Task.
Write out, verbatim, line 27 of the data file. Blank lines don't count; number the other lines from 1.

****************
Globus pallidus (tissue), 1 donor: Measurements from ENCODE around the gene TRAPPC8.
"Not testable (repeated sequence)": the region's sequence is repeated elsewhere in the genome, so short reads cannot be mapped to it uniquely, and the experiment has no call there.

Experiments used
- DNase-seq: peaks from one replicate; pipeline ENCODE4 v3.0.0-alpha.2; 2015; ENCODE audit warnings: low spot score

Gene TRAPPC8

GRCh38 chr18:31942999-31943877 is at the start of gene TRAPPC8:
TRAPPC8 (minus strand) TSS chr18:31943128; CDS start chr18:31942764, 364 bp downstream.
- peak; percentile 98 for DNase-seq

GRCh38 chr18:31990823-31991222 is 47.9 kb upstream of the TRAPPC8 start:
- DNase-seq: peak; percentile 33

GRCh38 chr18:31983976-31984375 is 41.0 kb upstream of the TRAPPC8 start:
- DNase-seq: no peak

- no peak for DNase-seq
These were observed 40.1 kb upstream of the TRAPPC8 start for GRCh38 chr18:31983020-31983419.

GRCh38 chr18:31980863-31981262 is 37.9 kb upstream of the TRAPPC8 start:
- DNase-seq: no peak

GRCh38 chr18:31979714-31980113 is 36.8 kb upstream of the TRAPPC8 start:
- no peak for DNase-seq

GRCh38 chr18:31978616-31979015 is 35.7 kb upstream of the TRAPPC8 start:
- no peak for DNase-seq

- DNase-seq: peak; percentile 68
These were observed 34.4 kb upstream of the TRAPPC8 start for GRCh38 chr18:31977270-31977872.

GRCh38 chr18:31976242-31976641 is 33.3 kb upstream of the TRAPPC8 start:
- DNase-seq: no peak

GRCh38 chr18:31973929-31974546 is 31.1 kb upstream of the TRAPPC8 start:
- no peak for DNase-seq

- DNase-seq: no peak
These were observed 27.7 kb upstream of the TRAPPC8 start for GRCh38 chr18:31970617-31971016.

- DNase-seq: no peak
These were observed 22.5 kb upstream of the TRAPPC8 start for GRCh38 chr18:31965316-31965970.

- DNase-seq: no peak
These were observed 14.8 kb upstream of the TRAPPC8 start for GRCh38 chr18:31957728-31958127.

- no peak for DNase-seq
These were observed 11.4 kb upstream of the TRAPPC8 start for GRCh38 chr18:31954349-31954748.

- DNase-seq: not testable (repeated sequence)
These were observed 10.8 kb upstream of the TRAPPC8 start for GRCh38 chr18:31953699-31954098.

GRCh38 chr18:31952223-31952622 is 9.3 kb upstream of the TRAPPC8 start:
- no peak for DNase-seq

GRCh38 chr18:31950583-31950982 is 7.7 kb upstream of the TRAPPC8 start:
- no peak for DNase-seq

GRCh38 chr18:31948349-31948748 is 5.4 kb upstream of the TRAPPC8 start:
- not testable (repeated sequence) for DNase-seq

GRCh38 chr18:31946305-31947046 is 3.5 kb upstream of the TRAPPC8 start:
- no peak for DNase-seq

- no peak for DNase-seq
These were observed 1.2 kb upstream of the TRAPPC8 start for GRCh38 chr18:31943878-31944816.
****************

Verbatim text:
- DNase-seq: no peak